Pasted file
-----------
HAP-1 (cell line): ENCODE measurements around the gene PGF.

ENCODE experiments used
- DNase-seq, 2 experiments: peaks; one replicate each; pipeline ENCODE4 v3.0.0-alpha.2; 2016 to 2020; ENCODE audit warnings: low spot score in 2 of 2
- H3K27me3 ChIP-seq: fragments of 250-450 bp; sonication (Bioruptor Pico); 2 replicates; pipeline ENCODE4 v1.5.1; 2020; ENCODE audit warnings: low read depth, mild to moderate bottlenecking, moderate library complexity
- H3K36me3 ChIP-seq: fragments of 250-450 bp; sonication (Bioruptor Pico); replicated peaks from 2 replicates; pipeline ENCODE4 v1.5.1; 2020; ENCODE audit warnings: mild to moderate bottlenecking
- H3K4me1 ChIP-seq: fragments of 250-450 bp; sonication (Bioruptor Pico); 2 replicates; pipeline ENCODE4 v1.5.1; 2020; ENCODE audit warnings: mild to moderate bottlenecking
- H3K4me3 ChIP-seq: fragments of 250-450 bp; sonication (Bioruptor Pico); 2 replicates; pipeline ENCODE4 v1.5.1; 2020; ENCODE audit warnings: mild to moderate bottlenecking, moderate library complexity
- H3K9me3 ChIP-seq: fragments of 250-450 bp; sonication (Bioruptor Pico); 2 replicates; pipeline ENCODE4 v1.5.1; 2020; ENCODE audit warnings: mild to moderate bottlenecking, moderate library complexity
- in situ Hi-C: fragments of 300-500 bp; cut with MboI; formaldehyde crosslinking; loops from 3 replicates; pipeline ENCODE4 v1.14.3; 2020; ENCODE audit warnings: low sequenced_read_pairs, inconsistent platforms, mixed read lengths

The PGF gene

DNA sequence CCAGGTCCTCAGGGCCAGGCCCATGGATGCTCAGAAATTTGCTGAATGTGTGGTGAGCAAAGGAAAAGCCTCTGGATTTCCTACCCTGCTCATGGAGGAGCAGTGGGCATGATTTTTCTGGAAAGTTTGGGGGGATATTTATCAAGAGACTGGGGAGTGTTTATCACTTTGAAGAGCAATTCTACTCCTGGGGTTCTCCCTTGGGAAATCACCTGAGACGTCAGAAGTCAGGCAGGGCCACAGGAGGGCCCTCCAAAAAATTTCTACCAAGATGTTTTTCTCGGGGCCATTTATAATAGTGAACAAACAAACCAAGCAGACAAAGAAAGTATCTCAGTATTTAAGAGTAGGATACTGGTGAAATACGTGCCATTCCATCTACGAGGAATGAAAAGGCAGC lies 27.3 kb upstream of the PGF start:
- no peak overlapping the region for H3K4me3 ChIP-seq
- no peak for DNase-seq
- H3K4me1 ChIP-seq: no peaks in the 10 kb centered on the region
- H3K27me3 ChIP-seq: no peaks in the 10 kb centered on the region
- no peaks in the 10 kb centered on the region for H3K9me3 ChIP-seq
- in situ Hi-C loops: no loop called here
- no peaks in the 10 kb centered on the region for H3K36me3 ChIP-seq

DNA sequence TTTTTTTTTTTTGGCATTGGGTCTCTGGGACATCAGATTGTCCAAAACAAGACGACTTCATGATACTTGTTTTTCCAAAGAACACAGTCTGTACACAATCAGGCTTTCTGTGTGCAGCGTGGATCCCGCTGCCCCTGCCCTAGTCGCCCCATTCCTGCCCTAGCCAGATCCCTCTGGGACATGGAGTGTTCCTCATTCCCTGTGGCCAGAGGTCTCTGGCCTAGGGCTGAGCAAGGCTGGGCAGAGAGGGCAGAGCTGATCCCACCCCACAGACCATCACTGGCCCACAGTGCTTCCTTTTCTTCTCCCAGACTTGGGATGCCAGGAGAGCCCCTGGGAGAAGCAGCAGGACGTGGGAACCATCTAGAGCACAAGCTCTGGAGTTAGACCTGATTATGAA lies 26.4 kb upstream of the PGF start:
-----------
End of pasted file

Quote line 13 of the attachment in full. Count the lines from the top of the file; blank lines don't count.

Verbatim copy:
- no peak for DNase-seq